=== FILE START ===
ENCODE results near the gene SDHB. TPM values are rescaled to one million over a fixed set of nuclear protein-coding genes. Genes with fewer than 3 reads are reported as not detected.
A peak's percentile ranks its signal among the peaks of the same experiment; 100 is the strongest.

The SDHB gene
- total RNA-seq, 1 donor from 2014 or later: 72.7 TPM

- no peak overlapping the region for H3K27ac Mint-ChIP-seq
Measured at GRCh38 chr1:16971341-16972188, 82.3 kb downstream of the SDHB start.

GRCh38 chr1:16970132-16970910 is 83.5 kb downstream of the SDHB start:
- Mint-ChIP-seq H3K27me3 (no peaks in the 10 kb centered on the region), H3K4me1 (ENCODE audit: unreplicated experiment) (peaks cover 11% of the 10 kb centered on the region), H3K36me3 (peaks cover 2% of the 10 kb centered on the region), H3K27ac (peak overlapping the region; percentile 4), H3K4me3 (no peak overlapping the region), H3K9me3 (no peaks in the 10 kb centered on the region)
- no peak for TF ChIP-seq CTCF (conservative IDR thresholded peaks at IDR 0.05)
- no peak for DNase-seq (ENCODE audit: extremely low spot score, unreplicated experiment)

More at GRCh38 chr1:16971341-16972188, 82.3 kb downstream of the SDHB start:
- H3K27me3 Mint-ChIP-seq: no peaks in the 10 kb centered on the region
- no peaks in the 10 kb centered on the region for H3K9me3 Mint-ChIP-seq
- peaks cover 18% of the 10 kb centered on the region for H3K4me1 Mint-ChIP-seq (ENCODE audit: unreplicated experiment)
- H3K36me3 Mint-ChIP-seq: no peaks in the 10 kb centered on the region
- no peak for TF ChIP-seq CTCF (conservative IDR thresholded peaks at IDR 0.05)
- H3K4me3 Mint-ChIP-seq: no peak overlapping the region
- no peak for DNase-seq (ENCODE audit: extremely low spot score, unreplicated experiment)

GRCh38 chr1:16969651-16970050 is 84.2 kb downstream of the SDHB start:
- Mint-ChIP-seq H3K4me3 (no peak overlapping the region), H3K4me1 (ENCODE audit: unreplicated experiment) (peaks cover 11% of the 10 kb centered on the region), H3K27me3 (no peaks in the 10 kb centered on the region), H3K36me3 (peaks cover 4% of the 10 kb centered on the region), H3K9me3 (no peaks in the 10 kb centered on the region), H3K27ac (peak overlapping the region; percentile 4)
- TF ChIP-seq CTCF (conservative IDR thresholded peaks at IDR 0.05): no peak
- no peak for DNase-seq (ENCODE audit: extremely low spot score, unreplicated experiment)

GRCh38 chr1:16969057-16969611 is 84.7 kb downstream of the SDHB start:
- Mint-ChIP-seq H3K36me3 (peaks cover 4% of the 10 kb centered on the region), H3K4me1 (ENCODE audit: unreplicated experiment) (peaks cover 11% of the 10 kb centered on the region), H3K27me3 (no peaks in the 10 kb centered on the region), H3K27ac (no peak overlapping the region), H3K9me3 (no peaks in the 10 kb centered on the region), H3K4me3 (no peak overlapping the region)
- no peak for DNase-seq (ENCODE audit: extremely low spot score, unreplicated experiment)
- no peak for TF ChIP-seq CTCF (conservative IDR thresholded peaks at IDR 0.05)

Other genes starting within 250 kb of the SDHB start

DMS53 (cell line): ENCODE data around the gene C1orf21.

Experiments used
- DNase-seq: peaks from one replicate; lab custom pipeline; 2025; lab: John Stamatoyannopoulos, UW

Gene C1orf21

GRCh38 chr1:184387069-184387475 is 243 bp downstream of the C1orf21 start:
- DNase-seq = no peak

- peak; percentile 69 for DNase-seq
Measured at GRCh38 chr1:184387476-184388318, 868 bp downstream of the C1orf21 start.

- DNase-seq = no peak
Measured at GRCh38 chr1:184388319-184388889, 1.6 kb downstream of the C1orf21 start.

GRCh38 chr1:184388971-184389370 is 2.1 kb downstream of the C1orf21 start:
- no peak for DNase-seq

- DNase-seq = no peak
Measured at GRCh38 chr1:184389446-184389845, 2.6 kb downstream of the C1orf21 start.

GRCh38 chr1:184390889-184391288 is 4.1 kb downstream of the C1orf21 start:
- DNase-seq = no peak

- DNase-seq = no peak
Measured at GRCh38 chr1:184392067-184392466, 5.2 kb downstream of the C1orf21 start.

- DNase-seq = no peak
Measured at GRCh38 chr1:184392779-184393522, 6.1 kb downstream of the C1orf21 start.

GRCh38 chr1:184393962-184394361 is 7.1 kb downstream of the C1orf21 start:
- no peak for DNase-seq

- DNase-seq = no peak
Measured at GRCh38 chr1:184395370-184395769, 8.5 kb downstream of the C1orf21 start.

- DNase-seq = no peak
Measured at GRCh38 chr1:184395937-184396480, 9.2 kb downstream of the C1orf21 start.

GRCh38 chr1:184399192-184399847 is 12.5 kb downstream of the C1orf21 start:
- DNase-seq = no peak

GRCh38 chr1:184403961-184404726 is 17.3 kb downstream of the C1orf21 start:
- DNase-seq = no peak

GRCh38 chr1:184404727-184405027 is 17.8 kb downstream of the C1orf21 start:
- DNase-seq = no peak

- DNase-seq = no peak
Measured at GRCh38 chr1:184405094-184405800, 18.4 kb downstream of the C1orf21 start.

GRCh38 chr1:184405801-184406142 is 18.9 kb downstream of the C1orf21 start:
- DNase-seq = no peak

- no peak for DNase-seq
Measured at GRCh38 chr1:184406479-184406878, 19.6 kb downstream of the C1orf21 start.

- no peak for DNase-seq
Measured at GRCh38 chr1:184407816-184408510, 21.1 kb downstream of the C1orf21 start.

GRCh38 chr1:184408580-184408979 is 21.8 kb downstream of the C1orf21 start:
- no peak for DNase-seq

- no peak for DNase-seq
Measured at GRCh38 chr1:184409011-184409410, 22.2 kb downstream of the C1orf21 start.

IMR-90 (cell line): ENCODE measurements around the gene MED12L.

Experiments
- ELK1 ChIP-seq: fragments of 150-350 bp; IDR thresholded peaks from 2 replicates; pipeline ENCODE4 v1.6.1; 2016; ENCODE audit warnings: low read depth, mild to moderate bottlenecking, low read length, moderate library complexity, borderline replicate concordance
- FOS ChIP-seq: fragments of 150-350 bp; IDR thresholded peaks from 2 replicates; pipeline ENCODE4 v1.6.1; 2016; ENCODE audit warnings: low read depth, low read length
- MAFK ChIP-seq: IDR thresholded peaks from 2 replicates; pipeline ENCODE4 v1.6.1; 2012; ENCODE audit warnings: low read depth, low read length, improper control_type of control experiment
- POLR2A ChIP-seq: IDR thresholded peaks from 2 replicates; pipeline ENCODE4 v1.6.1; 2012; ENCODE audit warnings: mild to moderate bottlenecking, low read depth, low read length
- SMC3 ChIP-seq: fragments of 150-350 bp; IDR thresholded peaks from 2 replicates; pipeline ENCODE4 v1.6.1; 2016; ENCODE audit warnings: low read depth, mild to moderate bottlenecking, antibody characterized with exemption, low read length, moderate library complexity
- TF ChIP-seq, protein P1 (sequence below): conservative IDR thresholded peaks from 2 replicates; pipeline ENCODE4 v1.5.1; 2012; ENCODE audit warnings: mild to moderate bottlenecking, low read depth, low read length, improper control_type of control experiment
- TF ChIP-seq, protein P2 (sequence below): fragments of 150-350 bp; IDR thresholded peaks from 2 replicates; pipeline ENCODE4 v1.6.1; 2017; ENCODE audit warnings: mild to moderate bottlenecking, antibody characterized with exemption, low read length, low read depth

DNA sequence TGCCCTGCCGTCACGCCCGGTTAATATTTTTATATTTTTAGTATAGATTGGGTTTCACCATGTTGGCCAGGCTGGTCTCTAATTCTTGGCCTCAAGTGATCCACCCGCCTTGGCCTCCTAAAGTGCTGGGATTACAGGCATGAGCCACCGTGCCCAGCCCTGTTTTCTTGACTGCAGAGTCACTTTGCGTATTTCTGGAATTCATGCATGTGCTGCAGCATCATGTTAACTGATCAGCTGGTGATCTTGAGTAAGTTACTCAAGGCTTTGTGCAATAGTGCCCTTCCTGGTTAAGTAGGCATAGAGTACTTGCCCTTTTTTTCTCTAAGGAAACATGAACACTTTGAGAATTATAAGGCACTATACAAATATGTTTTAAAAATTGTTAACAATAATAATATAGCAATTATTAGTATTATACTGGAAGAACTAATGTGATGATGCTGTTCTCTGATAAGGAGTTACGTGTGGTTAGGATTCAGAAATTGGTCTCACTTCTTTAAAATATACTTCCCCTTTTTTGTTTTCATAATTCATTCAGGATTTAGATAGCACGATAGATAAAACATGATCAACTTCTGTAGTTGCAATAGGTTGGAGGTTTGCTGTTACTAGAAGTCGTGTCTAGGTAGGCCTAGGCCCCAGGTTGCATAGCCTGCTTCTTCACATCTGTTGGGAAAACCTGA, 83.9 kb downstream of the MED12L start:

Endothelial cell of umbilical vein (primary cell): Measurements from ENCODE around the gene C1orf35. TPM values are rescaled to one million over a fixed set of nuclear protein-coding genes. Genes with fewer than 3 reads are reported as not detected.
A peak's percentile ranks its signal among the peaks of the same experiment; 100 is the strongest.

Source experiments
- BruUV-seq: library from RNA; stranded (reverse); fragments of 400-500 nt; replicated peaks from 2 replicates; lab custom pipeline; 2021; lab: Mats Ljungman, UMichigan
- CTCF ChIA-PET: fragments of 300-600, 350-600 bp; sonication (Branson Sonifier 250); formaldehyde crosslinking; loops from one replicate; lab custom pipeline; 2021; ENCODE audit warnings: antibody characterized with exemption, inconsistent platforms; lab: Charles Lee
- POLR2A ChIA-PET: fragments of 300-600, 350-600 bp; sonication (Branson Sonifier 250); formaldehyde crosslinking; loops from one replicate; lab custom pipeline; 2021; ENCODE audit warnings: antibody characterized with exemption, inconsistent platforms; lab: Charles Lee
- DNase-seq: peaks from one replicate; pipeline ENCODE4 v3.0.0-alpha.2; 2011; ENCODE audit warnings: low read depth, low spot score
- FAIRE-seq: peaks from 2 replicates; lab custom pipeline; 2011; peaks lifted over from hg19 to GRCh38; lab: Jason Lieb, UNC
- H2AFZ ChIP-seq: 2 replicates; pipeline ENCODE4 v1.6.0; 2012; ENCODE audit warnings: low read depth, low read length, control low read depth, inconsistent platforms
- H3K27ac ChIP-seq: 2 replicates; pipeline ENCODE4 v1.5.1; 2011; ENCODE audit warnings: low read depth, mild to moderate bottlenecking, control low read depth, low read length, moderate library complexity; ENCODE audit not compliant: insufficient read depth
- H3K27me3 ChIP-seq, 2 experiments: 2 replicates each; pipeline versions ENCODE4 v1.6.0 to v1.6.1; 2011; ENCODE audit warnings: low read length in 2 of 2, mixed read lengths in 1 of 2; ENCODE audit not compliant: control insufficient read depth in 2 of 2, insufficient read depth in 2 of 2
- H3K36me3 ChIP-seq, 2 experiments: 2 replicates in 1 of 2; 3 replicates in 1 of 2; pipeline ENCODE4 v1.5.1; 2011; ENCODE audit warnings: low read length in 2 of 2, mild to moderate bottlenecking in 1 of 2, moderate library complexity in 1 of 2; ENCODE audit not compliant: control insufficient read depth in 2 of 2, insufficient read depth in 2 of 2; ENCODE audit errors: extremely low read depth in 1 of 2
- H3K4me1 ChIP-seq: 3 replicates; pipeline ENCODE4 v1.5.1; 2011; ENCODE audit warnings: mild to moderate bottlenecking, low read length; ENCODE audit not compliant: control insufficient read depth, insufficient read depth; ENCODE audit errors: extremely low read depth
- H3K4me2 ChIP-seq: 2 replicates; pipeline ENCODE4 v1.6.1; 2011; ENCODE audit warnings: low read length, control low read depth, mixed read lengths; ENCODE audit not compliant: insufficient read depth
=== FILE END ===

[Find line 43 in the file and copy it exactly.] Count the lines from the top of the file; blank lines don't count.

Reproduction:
- DNase-seq = no peak